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Jerry Rawlings, Ghana’s former president who led the country to democracy, dies at 73

Jerry Rawlings inspects troops in 2011.
(Associated Press)

Ghana’s former President Jerry Rawlings, who staged two coups and later led the West African country’s transition to a stable democracy, has died, according to the state’s Radio Ghana and the president. Rawlings was 73.

President Nana Akufo-Addo said that Rawlings died Thursday morning at the Korle Bu Teaching Hospital in the capital, Accra, where he had been receiving treatment after a short illness.

“A great tree has fallen, and Ghana is poorer for this loss,” he said in an official statement after sending condolences to the family and announcing that flags would fly at half-mast for seven days as the nation prepares for a state funeral.

Rawlings was born in 1947 to a Scottish father and a Ghanaian mother who died in September at the age of 101. Rawlings, who trained as an air force officer, came to power in 1979 after leading his first coup, then transferring power to civilian rule soon after.

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In December 1981, he staged a second coup and was Ghana’s military leader until 1992, when he introduced multiparty elections that returned the country to democracy. He won the elections and was sworn in as president in 1993 and served two elected four-year terms, leaving office in 2001.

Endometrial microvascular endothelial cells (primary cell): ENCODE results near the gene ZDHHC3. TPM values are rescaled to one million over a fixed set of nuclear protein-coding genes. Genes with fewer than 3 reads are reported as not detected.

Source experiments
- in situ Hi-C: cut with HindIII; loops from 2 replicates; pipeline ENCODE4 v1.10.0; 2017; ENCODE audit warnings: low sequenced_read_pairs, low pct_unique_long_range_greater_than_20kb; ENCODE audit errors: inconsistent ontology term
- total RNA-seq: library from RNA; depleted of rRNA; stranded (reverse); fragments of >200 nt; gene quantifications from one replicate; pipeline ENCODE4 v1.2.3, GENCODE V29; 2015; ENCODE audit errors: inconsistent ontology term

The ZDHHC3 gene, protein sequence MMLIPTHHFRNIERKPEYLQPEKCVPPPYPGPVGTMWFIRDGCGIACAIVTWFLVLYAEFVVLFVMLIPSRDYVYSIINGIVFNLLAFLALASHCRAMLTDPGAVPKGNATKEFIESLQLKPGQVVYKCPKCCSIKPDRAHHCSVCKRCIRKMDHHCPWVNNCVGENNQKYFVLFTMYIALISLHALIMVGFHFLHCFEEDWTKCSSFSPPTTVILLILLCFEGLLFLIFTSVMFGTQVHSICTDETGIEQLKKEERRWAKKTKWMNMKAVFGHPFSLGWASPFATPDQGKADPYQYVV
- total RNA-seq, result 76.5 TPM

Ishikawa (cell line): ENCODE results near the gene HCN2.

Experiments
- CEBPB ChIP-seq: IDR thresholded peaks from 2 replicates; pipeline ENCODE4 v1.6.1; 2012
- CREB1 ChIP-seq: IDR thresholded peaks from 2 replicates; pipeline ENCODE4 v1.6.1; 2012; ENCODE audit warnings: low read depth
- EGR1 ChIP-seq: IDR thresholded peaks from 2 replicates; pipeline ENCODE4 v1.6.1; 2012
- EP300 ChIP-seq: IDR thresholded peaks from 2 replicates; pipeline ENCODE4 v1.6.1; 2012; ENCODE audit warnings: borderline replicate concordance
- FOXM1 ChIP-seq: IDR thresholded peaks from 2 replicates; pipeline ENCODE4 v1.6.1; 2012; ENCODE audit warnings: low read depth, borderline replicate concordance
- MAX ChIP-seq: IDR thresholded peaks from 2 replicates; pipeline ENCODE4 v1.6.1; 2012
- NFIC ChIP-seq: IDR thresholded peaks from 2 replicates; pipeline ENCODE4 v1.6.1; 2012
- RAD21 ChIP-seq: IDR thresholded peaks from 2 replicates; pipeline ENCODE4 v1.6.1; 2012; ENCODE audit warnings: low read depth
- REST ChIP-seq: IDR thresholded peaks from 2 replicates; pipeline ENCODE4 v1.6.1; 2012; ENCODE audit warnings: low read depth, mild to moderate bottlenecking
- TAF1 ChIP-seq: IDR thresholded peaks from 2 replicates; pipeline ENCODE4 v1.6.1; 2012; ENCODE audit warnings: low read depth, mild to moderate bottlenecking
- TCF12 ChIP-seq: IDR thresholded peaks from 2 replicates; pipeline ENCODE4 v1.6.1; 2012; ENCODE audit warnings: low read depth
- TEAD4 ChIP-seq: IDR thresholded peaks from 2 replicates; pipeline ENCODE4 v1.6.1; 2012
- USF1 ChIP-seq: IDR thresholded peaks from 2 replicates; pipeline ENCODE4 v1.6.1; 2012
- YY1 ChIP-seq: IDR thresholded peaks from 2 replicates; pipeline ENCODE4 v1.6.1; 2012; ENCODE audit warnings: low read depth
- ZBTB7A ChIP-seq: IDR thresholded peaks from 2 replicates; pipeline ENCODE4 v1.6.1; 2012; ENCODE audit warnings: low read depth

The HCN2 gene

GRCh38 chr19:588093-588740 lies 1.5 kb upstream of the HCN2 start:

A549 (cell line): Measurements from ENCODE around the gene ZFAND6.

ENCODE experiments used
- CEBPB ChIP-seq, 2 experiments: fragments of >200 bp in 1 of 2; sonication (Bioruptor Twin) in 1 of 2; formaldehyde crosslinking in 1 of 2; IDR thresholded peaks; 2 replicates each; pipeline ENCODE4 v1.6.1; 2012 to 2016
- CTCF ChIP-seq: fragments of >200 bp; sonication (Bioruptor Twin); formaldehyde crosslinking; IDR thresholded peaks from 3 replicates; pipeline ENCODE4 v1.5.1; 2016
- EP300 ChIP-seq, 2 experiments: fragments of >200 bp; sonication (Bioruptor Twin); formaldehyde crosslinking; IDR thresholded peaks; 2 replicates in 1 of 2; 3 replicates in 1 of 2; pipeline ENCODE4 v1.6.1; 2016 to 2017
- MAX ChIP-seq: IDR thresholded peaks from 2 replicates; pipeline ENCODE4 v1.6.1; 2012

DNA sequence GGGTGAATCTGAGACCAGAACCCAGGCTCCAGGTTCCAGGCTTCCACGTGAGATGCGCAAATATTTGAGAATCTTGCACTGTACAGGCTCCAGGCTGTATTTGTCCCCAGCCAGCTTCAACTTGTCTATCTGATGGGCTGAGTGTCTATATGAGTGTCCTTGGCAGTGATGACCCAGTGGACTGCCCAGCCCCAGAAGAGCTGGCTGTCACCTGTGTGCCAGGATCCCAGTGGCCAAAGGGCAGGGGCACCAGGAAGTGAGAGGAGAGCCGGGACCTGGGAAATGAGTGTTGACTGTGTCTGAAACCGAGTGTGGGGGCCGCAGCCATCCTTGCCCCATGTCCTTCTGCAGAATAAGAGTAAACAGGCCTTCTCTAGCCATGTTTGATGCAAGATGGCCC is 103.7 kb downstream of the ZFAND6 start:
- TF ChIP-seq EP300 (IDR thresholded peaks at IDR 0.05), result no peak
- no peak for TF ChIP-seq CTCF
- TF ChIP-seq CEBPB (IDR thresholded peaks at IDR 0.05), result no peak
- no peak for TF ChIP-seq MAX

His longtime friend and later his rival, Maj. Kojo Boakye Gyan, who served as spokesman for the party that took over after the first coup, told The Associated Press that Rawling’s death was a loss for Ghana.

“He was God’s gift to the country and l can only ask that God keeps his soul in peace,” said Gyan.

Soon after his death was announced, crowds started gathering at his Ridge Office in Accra.

Rawlings is survived by his wife, Nana Konadu Agyeman, whom he met while at Achimota School. They have three daughters: Zanetor Rawlings, Yaa Asantewaa Rawlings, Amina Rawlings; and one son, Kimathi Rawlings.


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